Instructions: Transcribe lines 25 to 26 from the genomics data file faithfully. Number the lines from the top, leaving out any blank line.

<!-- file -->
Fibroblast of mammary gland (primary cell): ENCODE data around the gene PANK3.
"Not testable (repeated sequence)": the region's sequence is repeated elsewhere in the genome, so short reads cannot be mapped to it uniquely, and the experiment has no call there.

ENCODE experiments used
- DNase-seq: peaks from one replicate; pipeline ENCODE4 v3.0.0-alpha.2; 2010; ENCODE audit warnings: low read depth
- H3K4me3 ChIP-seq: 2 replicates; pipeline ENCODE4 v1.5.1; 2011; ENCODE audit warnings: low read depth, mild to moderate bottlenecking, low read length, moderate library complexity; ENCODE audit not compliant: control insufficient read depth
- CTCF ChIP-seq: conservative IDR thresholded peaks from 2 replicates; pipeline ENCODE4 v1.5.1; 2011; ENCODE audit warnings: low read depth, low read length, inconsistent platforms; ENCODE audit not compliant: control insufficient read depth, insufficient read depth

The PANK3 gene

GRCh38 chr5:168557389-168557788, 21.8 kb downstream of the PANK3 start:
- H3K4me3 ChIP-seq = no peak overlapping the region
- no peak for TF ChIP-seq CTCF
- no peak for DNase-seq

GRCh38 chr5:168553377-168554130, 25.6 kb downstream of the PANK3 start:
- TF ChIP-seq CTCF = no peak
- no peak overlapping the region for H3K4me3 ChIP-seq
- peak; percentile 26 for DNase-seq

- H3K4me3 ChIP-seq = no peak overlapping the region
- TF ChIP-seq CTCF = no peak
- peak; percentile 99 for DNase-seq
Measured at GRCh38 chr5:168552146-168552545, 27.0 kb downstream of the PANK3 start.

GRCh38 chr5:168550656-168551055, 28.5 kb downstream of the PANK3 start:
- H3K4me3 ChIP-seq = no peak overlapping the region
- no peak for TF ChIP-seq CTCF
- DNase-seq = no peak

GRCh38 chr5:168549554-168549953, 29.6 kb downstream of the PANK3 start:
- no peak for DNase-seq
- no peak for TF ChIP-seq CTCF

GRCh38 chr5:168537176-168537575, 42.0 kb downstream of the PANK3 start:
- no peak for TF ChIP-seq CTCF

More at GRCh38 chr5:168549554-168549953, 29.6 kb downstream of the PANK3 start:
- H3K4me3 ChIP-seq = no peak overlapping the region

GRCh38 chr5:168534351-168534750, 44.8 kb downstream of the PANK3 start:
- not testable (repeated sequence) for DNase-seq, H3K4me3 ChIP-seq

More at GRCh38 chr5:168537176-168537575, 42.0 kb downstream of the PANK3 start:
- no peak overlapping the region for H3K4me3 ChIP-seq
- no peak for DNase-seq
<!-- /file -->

- no peak for DNase-seq
- no peak for TF ChIP-seq CTCF